When The World Is Coming to an End – The Impact of Climate Change
The future is about to get much worse for most of us, and the worst is already here, according to new research published on the eve of the world’s annual climate change summit in Lima, Peru.
The findings, published in Nature Climate Change, show that while global temperature rise could be around 3 degrees Celsius (5.7 degrees Fahrenheit) above pre-industrial levels by 2100, the impacts will be much more severe, with a rise of 4 to 6 degrees Celsius per decade, and possibly more.
For many, that means that, by the end of the century, many people will be dead, said Daniel Crampton, a senior scientist at the University of Queensland in Brisbane, Australia, who was not involved in the research.
The researchers also said that while the effects of climate change will vary widely, it will make the world less safe and more dangerous.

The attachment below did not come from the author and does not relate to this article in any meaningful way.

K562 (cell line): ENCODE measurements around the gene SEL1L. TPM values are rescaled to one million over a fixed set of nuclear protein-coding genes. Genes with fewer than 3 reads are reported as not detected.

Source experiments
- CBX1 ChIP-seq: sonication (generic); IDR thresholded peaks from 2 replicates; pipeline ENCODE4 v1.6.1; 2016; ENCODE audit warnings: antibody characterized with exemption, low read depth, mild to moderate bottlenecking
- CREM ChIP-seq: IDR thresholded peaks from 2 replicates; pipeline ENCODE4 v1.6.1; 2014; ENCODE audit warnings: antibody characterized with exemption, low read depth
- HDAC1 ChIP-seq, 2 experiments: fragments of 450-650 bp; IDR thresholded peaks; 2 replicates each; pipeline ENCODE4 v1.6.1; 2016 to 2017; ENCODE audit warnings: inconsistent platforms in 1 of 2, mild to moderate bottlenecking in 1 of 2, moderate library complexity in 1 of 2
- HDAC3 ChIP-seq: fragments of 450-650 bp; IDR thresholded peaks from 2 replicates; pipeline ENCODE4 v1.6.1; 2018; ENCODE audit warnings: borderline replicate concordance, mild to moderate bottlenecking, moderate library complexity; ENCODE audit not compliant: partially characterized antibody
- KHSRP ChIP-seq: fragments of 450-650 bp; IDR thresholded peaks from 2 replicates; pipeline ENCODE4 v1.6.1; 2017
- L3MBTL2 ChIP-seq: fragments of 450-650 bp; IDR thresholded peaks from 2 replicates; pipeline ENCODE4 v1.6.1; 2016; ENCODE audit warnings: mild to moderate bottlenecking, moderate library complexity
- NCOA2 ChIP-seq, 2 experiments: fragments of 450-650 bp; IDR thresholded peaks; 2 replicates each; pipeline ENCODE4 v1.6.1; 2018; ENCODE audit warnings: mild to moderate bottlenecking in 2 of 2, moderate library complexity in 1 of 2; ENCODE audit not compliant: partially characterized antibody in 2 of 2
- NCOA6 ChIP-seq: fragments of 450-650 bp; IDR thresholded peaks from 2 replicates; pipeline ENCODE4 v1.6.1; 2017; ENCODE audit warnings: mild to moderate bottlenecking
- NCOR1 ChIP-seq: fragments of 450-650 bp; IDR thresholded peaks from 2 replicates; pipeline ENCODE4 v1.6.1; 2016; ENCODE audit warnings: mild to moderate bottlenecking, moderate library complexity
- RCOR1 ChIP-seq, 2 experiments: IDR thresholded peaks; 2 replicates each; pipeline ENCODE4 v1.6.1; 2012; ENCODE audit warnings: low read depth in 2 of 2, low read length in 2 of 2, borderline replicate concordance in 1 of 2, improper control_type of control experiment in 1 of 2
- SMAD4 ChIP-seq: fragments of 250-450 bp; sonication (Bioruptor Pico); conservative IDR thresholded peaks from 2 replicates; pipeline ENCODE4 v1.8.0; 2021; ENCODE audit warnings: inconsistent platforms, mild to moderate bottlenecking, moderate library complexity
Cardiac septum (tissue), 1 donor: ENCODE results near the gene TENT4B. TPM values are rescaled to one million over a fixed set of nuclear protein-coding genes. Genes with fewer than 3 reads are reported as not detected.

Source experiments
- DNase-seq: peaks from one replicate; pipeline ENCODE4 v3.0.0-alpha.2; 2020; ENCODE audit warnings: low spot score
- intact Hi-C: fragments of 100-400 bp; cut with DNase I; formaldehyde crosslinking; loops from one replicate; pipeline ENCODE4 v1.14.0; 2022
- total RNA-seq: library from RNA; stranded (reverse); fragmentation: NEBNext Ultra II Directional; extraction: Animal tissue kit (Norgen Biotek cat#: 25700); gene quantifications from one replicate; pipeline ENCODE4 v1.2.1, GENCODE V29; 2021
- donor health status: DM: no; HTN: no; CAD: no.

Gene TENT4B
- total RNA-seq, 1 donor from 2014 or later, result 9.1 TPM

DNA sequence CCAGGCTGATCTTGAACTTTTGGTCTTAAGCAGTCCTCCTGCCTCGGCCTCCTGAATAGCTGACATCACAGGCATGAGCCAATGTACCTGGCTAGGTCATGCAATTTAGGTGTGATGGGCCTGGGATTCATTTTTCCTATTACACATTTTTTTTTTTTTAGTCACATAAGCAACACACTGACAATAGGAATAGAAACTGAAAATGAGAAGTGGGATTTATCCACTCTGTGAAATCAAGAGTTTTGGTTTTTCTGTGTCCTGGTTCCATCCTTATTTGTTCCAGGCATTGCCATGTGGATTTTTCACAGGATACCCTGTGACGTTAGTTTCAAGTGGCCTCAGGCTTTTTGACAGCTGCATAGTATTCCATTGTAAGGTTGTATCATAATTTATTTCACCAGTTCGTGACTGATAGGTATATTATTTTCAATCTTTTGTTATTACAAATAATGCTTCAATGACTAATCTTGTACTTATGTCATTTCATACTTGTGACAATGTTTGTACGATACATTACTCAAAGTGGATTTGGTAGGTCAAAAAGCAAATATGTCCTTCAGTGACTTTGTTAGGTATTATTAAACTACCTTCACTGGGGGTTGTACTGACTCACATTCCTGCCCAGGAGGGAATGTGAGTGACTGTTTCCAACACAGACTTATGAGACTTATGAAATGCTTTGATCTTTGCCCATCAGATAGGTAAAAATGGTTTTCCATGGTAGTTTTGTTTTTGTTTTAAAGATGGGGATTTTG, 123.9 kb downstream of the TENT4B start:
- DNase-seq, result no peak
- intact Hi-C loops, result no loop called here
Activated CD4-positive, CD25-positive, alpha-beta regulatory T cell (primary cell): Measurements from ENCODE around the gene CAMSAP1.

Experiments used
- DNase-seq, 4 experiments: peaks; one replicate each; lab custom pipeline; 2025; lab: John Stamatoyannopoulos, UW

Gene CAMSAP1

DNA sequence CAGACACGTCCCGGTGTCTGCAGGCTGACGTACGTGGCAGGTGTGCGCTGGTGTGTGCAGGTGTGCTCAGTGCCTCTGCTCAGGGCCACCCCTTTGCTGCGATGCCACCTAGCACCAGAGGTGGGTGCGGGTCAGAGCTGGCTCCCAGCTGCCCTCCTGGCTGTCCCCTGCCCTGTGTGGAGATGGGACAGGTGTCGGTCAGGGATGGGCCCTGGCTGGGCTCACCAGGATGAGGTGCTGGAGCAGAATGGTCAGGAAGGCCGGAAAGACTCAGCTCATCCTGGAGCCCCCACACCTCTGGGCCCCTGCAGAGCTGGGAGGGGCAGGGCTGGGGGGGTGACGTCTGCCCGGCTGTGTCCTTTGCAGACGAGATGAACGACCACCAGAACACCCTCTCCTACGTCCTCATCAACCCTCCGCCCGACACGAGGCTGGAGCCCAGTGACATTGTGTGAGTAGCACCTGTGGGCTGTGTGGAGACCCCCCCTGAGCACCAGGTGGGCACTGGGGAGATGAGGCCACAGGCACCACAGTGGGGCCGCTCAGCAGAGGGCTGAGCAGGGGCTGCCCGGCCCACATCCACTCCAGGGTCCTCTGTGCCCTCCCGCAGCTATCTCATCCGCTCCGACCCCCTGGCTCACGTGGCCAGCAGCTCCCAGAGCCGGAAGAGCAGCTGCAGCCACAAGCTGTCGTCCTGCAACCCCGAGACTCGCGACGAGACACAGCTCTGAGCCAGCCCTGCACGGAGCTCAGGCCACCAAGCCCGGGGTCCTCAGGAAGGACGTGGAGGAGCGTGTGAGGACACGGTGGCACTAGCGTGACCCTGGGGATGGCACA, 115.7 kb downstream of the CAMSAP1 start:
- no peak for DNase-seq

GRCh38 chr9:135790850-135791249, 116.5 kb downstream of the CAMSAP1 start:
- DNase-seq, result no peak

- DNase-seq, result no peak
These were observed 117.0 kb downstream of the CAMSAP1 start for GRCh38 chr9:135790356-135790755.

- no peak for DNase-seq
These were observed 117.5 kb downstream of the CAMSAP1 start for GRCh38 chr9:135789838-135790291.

The impact of climate-related disasters will increase by 10 to 30 percent, and extreme weather events will increase even more, the authors said.
“Climate change is likely to exacerbate existing and emerging risks such as floods, droughts, desertification, water scarcity, migration, loss of biodiversity and loss of livelihoods,” the authors wrote.
The impacts are likely to be most pronounced in the tropics, the researchers said.
For example, extreme heat and drought in the arid south-east Asia region could lead to mass migration, and could increase the likelihood of a global famine.
“For now, the situation is not much worse than it was before climate change,” Cramton said.
The results, published last month in the journal Science Advances, also highlight the need for action, said the authors.
The scientists say that while climate change may lead to more extreme weather, it also has the potential to lead to a variety of other problems, including rising sea levels, rising seas, increased extreme heat, more intense heat waves and increased extreme cold.
They said it could also have a profound effect on the way the planet works, with impacts that will have “major impacts on the world economy, ecosystems and people’s livelihoods.”
“The impacts on human health and well-being could be profound,” the scientists wrote.